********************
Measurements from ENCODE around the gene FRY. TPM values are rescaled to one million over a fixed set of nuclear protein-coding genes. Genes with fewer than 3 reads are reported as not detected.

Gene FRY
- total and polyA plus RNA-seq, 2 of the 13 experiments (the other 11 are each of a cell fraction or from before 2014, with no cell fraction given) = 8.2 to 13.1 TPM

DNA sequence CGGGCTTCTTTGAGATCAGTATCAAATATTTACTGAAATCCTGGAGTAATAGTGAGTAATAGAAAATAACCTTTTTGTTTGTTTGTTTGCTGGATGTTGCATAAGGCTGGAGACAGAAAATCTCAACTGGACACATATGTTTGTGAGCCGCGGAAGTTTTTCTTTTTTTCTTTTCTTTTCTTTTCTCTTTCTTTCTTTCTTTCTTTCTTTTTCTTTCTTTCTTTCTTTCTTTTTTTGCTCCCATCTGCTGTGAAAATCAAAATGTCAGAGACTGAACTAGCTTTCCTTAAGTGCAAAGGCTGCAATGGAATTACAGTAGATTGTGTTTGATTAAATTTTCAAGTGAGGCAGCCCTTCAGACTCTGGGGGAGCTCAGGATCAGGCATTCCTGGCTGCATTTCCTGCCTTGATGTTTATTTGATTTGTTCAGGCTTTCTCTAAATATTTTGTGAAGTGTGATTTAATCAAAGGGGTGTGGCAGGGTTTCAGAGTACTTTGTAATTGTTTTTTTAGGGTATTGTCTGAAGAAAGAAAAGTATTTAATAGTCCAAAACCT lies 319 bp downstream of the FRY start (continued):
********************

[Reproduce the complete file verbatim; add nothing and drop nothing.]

Measurements from ENCODE around the gene FRY. TPM values are rescaled to one million over a fixed set of nuclear protein-coding genes. Genes with fewer than 3 reads are reported as not detected.

Gene FRY
- total and polyA plus RNA-seq, 2 of the 13 experiments (the other 11 are each of a cell fraction or from before 2014, with no cell fraction given) = 8.2 to 13.1 TPM

DNA sequence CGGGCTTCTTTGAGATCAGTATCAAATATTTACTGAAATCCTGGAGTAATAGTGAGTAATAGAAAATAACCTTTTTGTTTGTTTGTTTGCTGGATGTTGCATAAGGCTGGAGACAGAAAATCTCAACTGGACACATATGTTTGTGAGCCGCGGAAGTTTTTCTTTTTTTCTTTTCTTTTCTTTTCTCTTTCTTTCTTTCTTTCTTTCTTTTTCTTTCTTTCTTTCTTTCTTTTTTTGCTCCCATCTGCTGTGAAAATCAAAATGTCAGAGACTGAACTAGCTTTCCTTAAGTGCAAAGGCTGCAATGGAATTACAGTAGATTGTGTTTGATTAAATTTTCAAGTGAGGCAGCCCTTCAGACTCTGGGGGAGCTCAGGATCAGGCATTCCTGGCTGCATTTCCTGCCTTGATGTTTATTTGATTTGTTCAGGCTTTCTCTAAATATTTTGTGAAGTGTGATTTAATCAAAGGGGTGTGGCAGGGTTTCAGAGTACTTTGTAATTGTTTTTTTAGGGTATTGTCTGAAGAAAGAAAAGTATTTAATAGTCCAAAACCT lies 319 bp downstream of the FRY start (continued):